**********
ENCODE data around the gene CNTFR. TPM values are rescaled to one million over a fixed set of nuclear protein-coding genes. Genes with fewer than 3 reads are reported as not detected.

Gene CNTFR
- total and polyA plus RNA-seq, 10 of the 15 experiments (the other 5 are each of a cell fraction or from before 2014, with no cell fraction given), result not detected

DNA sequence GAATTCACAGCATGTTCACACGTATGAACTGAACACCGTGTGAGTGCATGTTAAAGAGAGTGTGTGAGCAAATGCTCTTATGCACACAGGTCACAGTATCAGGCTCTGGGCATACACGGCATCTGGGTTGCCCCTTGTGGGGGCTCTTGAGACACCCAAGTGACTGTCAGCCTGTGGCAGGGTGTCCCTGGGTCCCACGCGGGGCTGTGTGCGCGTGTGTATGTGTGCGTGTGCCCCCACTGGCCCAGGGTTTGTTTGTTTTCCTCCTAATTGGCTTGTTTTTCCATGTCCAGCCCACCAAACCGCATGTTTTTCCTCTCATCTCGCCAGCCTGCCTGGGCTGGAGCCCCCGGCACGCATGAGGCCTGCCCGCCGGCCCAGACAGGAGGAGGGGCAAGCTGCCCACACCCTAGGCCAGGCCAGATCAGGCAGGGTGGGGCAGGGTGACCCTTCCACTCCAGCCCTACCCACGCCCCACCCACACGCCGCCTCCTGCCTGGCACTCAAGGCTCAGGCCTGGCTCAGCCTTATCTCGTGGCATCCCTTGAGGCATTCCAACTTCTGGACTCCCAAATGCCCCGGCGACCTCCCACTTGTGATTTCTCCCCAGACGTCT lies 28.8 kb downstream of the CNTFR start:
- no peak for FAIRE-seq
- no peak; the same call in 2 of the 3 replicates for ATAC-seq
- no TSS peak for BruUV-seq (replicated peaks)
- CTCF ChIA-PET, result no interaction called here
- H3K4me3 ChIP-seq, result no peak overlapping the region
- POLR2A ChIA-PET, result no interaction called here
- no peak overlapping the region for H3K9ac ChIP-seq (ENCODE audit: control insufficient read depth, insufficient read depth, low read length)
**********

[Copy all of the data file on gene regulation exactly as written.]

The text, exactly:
ENCODE data around the gene CNTFR. TPM values are rescaled to one million over a fixed set of nuclear protein-coding genes. Genes with fewer than 3 reads are reported as not detected.

Gene CNTFR
- total and polyA plus RNA-seq, 10 of the 15 experiments (the other 5 are each of a cell fraction or from before 2014, with no cell fraction given), result not detected

DNA sequence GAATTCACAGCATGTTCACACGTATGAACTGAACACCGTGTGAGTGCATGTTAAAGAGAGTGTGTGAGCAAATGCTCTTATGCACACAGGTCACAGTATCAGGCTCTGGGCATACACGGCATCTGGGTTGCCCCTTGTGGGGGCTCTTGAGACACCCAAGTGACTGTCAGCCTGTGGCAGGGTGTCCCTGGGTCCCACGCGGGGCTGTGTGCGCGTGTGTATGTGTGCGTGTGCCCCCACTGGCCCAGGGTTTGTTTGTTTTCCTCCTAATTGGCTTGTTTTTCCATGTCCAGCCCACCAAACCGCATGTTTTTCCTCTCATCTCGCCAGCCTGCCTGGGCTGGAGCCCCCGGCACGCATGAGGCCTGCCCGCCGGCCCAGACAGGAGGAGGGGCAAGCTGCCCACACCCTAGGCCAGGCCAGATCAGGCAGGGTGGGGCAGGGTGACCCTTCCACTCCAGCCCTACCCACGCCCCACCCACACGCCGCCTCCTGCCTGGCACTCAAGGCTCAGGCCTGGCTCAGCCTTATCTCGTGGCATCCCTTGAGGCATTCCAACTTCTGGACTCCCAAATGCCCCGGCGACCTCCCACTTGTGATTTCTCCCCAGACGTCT lies 28.8 kb downstream of the CNTFR start:
- no peak for FAIRE-seq
- no peak; the same call in 2 of the 3 replicates for ATAC-seq
- no TSS peak for BruUV-seq (replicated peaks)
- CTCF ChIA-PET, result no interaction called here
- H3K4me3 ChIP-seq, result no peak overlapping the region
- POLR2A ChIA-PET, result no interaction called here
- no peak overlapping the region for H3K9ac ChIP-seq (ENCODE audit: control insufficient read depth, insufficient read depth, low read length)